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The Lakeville Journal Opinion/Viewpoint

The United States vs. France: contrasting two revolutions

The closeness in dates of the American and French national revolutionary celebrations, July 4, Independence Day in America, and July 14, Bastille Day in France, seems particularly relevant this year. For as long as the U.S. has been in existence, people have been trying to understand the similarities and differences between those revolutions. In studying the period for a while, a few points jump out at me. 

A death in the family: Doing the work they believe in on a small newspaper

‘It’s like being a teacher or a nurse,” one reporter called his job after five colleagues were massacred in the newsroom of their small daily newspaper. “You get paid an honest wage to do work that you believe matters.” 

Since the tragedy, there have been many eloquent responses like this one, along with long overdue recognition of the role smaller newspapers like the Capital Gazette of Annapolis, Md., play in the life of the community and the nation.  

Letters to the Editor - Lakeville Journal - 7-12-18

Setting the record straight

I am writing to correct a couple of inaccuracies in your otherwise excellent report of the Sunday, June 24, (not Saturday’s) demonstration in Kent, particularly President Trump’s cruel policy of separating children from their immigrant parents seeking asylum in the land of the free.

Turning Back The Pages

100 years ago — July 1918

No easy answers at Sharon Hospital

There was a strong and swift reaction to the leak of Health Quest and Sharon Hospital’s plan to close the birthing suites in Sharon (see story in this issue by Cynthia Hochswender.) The leak happened the weekend of June 30 - July 1; hospital officials wanted to embargo the information until July 3, when they had planned to make the announcement public. It became clear they had told  too many people of their plans prior to the official release when it was posted on Facebook on July 1.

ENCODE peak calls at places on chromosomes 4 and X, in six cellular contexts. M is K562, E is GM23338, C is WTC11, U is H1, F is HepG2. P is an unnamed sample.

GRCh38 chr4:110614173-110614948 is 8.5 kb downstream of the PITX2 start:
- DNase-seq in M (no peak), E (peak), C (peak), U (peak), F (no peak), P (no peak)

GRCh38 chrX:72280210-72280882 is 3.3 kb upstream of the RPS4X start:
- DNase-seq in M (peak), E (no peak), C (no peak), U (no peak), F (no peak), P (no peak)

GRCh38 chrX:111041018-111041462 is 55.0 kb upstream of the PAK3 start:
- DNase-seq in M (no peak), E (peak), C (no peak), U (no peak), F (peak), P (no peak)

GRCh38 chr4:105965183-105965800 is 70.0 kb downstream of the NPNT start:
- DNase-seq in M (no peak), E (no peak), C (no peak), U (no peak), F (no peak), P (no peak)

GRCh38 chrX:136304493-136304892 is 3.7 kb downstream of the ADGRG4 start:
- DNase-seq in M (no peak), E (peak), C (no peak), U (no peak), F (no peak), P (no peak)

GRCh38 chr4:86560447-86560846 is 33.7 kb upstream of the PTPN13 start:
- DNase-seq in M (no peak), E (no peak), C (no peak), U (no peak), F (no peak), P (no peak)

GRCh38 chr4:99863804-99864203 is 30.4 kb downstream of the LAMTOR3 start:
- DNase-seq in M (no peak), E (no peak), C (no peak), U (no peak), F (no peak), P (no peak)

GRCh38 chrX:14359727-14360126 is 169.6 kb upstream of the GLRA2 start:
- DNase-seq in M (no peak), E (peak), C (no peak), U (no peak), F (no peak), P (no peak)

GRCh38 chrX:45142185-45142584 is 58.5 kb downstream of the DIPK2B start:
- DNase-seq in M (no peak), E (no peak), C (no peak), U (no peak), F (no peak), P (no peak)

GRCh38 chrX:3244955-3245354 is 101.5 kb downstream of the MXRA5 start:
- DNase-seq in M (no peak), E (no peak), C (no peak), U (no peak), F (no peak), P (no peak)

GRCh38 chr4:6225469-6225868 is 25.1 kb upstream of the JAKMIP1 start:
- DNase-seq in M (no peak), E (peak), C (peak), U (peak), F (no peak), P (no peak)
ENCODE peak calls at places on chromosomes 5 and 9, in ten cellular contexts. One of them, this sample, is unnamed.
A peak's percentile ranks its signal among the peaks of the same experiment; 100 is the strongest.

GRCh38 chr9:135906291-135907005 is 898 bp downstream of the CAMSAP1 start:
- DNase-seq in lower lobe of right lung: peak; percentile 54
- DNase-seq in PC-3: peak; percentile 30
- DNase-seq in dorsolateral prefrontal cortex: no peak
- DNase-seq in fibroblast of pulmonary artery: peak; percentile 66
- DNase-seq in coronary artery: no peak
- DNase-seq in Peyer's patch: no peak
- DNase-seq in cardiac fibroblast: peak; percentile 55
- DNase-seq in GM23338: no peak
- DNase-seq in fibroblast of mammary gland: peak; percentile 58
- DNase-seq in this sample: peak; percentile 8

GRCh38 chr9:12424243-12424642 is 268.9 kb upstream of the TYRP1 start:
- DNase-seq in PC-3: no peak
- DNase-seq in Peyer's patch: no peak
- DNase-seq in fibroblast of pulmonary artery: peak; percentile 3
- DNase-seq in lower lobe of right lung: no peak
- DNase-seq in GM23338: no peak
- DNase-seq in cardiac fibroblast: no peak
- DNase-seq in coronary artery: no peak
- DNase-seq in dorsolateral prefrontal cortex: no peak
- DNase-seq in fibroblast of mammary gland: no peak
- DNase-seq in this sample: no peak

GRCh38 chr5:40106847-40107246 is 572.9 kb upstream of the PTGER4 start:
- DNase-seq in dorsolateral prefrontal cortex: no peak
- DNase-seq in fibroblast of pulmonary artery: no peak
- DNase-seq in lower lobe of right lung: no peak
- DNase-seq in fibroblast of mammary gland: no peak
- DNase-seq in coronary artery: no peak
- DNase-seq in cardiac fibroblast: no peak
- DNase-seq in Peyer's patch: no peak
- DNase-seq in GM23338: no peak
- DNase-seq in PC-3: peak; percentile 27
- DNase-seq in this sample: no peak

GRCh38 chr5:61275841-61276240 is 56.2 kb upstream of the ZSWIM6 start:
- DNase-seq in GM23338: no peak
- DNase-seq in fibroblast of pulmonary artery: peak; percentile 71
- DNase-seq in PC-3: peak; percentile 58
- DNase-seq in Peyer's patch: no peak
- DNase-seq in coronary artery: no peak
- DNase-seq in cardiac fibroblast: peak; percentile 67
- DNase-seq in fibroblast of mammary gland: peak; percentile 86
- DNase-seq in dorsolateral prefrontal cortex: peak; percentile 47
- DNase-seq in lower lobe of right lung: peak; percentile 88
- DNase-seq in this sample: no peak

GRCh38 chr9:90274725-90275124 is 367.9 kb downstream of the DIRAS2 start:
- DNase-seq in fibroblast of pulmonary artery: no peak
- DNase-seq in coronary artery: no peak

Scotus

The Hotspur memorandum and humanity’s time

Part 2 of 3

Even a Nobel-Prize-winning scientist like Paul Crutzen could not have foreseen that in 2010, three years after “The Anthropocene: Are Humans Now Overwhelming the Great Forces of Nature?” appeared in print, the U.S. Supreme Court would greatly expand the First Amendment rights of corporations in political discourse in Citizens United v. Federal Election Commission, making it possible for corporations to donate more money than ever before to the business of buying votes in Congress.  

Seeing our current political reality through a lens of shattered glass

Imagine that politics is like a pane of glass. Rarely is it whole. Historically, it is most often broken into two pieces. If there is a third party, there is a third shard. There might even be some splinters which, though small, make up part of the whole pane. 

Five candidate primary doesn’t help Republicans

With Connecticut enjoying an economy that’s better than Louisiana’s and worse than the other 48 states, this would appear to be a likely year for the election of a Republican governor. 

Although a deep blue state, Connecticut has occasionally tired of long Democratic runs and given the Republican Party a chance to show what it can do with a governor — but not often a legislature — to call its own.  This looks like one of those years but it’s far from certain.

The case of Spinal Muscular Atrophy: Deadly inherited diseases start to yield

Part 1

A few years ago, a friend asked me if I could take over a basic science lecture he was scheduled to give to 220 first-year medical and dental students at Columbia’s Vagelos College of Physicians and Surgeons. He had to go to a wedding or take a kid to college or some such. He handed me his PowerPoint presentation, grinned and said, “Good luck.” I had two weeks to work on it.